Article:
Cultural competence is a buzzword in many circles and is recognized as an increasingly important requirement to be competitive on a global scale.
But, what is Cultural Competence? It is defined as values, behaviors, policies and structure that enable organizations or people to work or relate effectively in a cross cultural environment.
Cultural Competence encompasses understanding and responding to cultural variables such as age, gender, nationality, religion, language, experience and belief system that people involved bring to the interaction. These interactions can occur between friends, business people, client and business, healthcare professionals and patients.
Developing cultural competence is a process that happens over time, and is acquired through a combination of continuous self-assessment and acquisition of cultural knowledge. Becoming a culturally competent individual starts by understanding your own culture, then developing effective interactions with individuals from different cultures, and is matured through your growing cultural knowledge base.
I had a friend come visit from Japan who I’d never met in person until recently. We became friends on a language exchange site and had an easy time communicating in writing thanks to my handy dictionary app. As a cultural enthusiast, I made it my job to learn all the customs when interacting with Japanese people and I was confident as I remembered the usage of polite language, bowing and the role age plays.
It was to my surprise that when I received him at the airport before I was ever able to bow, he already had his hand stretched out. This may seem trivial at first, but in my mind, being slightly older meant he was to bow at a further degree angle and I was to bow slightly, what happened? We both did our research on proper etiquette with each other’s cultures.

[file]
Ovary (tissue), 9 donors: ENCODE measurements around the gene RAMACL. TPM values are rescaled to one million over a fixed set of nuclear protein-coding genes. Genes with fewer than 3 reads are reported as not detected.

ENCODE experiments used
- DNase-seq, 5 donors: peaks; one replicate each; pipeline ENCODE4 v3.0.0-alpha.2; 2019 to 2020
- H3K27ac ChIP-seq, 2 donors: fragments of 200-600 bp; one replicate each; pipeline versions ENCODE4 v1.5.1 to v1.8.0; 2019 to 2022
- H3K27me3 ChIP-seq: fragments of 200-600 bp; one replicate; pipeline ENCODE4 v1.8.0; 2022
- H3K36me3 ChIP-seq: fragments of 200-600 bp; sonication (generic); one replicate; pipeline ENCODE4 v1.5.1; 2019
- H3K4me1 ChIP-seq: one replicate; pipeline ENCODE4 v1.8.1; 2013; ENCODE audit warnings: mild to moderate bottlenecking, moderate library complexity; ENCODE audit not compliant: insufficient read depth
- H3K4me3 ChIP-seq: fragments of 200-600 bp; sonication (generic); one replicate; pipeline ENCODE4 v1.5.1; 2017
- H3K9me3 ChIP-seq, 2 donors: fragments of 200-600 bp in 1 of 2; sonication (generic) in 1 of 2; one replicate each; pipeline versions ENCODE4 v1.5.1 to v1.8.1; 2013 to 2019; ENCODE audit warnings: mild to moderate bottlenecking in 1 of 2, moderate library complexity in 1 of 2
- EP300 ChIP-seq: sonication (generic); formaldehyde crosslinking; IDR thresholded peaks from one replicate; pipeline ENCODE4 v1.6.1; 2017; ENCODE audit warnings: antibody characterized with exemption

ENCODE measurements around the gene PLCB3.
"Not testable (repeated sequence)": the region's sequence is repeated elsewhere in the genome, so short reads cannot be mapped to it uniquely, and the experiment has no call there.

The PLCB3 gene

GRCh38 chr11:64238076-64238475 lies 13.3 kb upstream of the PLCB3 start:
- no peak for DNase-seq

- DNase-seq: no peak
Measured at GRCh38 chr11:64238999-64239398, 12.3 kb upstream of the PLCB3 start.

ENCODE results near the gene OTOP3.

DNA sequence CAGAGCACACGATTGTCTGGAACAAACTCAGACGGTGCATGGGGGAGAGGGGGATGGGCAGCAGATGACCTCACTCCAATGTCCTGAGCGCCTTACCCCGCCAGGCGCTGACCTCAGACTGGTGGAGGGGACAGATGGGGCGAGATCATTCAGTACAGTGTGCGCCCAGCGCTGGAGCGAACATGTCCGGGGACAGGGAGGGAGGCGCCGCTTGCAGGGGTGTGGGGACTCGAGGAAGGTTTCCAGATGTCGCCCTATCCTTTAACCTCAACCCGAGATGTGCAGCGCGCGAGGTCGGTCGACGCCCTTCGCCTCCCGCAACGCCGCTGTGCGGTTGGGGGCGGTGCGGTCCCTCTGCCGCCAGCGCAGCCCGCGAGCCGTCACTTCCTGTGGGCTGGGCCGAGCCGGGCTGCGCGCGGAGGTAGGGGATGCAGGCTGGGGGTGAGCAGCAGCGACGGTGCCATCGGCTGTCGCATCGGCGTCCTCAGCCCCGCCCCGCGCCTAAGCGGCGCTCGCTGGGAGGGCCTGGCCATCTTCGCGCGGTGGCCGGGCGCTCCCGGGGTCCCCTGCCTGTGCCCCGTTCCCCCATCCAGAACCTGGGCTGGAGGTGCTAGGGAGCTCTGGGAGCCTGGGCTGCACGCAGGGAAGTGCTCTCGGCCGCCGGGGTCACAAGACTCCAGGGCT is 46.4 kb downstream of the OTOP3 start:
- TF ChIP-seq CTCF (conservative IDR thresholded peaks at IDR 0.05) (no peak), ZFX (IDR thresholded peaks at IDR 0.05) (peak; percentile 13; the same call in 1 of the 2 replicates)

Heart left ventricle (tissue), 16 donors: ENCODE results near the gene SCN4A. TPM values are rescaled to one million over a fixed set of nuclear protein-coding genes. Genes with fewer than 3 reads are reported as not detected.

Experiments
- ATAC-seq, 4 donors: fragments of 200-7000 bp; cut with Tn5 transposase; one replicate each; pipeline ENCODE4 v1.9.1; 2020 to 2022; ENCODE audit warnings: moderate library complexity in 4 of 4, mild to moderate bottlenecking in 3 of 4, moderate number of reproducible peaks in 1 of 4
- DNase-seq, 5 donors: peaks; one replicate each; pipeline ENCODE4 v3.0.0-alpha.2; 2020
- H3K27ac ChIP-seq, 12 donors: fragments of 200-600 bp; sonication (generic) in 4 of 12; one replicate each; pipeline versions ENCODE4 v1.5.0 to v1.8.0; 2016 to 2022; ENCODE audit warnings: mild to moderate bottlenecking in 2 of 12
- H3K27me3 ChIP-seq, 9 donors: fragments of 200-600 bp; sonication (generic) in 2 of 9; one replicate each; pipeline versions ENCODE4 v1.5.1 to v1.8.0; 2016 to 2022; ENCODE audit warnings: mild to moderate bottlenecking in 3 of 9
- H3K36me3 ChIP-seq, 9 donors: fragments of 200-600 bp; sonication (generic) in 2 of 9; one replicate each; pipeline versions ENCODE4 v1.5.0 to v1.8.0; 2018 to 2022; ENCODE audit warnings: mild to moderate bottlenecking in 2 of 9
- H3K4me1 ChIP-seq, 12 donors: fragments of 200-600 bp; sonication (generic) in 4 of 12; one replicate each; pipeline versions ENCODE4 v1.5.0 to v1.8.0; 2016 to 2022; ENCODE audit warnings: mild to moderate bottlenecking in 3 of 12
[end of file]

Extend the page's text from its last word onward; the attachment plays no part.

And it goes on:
In fact, he was so open minded to everything, I was compelled to ask what his reasoning was; his answer, “when in Rome do as the Romans do”. Out of this concept, I suddenly realized that interacting with other cultures is not unilateral and that it is the job of both parties to study their counterpart’s culture.
This experience is an example of how important it is to have cultural competence. This is especially important in a business setting if you are doing advertising and marketing or developing business relationships with other cultures. Awareness and effort to develop culturally appropriate interactions with your counterparts will be perceived positively and creates a bridge to facilitate communication. Doing it wrong generates barriers in the communication. That is why it is so important to work with an experienced and knowledgeable Translation Company to be effective and culturally appropriate in your communication. Working with professional translators and interpreters will ensure cultural competence in interactions with your clients.
During my Experience engaging with my Japanese Friend, one thing that was a nonverbal rule but was intuitive is that the host country’s customs took precedence. As much as I wanted to accommodate him, he was ready and open to experience the –American culture, which showed that he made an effort to understand the culture of the country that he was visiting. A great start in his journey to Cultural awareness.